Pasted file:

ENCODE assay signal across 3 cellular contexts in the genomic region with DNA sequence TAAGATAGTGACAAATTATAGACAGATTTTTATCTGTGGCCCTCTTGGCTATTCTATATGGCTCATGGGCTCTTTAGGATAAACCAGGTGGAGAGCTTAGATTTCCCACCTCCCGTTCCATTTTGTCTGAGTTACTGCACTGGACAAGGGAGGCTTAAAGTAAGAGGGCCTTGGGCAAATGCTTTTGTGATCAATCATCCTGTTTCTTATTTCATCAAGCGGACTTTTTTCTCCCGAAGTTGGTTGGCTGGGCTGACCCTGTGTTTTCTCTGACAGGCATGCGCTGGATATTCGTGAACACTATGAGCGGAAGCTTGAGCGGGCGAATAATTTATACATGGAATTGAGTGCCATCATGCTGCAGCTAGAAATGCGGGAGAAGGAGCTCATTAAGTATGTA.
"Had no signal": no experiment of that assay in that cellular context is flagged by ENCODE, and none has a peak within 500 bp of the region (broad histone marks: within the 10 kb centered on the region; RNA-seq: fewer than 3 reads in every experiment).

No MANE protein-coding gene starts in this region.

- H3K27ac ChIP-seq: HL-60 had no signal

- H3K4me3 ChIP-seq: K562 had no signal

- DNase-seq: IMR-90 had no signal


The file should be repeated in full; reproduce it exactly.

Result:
ENCODE assay signal across 3 cellular contexts in the genomic region with DNA sequence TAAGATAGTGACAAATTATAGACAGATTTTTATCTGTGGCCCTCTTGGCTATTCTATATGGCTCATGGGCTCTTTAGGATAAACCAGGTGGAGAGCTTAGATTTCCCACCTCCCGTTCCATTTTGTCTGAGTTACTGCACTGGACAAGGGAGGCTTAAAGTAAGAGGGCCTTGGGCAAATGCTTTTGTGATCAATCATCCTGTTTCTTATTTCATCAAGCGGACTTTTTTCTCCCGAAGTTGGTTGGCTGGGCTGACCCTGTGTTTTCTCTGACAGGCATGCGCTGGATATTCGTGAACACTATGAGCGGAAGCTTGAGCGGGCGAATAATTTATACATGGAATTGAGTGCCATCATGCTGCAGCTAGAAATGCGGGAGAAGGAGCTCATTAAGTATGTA.
"Had no signal": no experiment of that assay in that cellular context is flagged by ENCODE, and none has a peak within 500 bp of the region (broad histone marks: within the 10 kb centered on the region; RNA-seq: fewer than 3 reads in every experiment).

No MANE protein-coding gene starts in this region.

- H3K27ac ChIP-seq: HL-60 had no signal

- H3K4me3 ChIP-seq: K562 had no signal

- DNase-seq: IMR-90 had no signal